Mary MuellerDec 7, 2017, 7:05 pmDec 8, 2017, 11:50 am

Clarkstown school employee claims district retaliated against him for whistleblowing

Carlos Martinez says that the district punished against him for blowing the whistle on an alleged sexual assault at the school

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CLARKSTOWN — Carlos Martinez says he wants justice.

"I think they tried to push me out, little by little," he says.

Last week, Martinez filed a lawsuit against the Clarkstown Central School District and top staffers. Martinez works for Clarkstown High School North as a security aide, but is currently off the job, recieving workman's compensation. He claims the district retaliated against him for the last three years for blowing the whistle on an alleged sexual assault at the school.

"And I helped her report it to her superiors as well as the school district," Martinez said.

FiOS1 News spoke exclusively with the victim, who independently confirmed the story.

The victim said that in 2014, a security aide touched her inappropriately on two separate occasions. The lawsuit alleges that after she came forward, that same security aide touched a female student inappropriately. Then, Martinez says, in May, the aide was suspended for 30 days, possibly due to the alleged incident.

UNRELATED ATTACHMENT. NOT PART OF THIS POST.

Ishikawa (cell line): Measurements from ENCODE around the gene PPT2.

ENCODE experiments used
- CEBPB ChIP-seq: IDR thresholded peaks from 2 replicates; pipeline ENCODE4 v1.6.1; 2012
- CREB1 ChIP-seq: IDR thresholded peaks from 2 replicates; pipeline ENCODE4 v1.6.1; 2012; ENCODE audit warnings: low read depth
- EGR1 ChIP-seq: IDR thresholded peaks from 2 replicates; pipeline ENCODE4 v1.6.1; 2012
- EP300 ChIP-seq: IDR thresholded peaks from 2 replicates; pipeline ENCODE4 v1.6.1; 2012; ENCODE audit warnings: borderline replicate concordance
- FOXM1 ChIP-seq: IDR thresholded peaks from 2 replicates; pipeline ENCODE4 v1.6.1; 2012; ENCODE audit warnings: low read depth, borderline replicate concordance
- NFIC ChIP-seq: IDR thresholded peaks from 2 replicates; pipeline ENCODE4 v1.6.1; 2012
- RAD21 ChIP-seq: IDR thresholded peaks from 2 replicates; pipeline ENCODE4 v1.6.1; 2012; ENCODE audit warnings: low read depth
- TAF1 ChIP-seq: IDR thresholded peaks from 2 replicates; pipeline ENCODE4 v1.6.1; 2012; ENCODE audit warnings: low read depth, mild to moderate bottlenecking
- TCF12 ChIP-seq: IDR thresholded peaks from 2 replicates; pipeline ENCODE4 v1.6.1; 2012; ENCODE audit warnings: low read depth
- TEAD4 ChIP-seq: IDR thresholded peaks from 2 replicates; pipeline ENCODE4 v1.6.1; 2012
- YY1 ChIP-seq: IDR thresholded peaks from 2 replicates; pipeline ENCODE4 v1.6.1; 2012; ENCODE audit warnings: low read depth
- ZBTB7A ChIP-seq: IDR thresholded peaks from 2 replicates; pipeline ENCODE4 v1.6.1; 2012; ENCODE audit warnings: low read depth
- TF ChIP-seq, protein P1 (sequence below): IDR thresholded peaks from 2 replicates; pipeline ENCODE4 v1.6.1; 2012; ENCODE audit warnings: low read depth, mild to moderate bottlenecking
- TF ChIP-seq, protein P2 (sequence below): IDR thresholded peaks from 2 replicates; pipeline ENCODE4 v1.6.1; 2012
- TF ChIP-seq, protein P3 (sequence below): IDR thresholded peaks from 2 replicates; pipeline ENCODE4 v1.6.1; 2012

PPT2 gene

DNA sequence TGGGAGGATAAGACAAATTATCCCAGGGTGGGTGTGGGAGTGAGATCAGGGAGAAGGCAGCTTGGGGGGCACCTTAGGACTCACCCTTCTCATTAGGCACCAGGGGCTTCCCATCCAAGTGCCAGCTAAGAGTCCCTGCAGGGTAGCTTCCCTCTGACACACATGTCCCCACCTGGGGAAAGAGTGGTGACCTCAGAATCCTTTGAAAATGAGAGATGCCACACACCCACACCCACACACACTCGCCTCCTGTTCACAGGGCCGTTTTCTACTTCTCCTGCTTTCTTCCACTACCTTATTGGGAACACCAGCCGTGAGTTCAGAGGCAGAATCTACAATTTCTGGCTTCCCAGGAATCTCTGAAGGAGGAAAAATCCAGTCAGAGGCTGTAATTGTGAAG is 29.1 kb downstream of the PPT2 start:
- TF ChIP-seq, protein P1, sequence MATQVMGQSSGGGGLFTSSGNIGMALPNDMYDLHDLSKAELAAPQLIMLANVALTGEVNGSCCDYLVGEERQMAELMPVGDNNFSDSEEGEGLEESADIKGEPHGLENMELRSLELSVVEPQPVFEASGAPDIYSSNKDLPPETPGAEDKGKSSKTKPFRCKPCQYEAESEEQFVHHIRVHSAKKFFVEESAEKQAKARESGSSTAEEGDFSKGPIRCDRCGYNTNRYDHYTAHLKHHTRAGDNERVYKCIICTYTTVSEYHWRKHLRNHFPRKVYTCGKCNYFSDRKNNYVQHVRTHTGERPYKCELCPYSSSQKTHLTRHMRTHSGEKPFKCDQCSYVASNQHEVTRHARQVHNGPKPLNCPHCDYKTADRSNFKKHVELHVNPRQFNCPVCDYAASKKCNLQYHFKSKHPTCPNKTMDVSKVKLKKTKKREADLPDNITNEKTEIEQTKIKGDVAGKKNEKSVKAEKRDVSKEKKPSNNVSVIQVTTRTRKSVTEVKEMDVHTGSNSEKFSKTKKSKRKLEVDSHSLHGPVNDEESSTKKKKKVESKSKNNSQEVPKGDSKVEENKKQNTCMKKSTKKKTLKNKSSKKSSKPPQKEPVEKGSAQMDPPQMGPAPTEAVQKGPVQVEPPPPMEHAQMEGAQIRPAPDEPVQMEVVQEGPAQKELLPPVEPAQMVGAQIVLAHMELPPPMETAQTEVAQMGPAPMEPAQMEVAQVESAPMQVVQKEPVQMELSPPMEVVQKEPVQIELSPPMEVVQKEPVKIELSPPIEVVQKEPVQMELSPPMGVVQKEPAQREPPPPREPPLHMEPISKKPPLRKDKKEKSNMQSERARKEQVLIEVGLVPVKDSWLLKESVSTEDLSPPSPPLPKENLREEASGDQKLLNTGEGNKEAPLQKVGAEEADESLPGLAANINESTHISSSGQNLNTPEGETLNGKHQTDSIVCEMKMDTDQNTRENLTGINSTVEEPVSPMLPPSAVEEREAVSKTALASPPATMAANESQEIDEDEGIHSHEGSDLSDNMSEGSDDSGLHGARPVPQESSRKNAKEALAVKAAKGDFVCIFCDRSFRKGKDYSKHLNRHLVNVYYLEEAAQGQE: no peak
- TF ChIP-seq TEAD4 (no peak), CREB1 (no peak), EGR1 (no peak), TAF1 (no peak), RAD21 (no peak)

But in the next school year in 2015, Martinez says that he was the one who was transferred to Clarkstown North and the alleged abuser was back on the job at Clarkstown South.

Meanwhile, Martinez was not allowed on the campus at South, where his son takes classes.

Martinez, a 9/11 first responder, used to go to checkups to help prevent 9/11-related illnesses. says that in 2015 the school district no longer allowed him to leave an hour early with advance notice and no pay to make it to the doctor. He claims the school forced him to use sick days for his appointments and when he took too many, he says he was threatened to be written up. As a result, he says he missed five appointments at the 9/11 clinic, and lost his spot for treatment.

After being written up for abusing sick time in 2017, Martinez says he decided to file a lawsuit.

"We would also like to see if we can resolve this where he can go to his medical appointments and go back to the school where he received wonderful reviews," said Stephen Barry, Martinez's attorney.

Martinez's attorney would not say how much he's seeking, but said it is a 6-figure amount.

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